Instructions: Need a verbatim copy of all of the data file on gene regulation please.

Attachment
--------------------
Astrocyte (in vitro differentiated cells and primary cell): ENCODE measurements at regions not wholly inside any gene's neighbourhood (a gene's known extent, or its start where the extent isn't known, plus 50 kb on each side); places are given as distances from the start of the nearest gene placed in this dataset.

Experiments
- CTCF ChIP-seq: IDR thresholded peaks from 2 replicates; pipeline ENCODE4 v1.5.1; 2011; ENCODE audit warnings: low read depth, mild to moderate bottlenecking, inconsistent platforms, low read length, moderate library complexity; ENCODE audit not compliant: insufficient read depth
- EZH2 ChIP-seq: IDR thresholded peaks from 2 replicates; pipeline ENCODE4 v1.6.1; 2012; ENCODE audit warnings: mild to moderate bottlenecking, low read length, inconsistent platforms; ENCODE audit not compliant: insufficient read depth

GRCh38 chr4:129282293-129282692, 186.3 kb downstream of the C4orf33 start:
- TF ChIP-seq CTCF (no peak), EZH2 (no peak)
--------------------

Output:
Astrocyte (in vitro differentiated cells and primary cell): ENCODE measurements at regions not wholly inside any gene's neighbourhood (a gene's known extent, or its start where the extent isn't known, plus 50 kb on each side); places are given as distances from the start of the nearest gene placed in this dataset.

Experiments
- CTCF ChIP-seq: IDR thresholded peaks from 2 replicates; pipeline ENCODE4 v1.5.1; 2011; ENCODE audit warnings: low read depth, mild to moderate bottlenecking, inconsistent platforms, low read length, moderate library complexity; ENCODE audit not compliant: insufficient read depth
- EZH2 ChIP-seq: IDR thresholded peaks from 2 replicates; pipeline ENCODE4 v1.6.1; 2012; ENCODE audit warnings: mild to moderate bottlenecking, low read length, inconsistent platforms; ENCODE audit not compliant: insufficient read depth

GRCh38 chr4:129282293-129282692, 186.3 kb downstream of the C4orf33 start:
- TF ChIP-seq CTCF (no peak), EZH2 (no peak)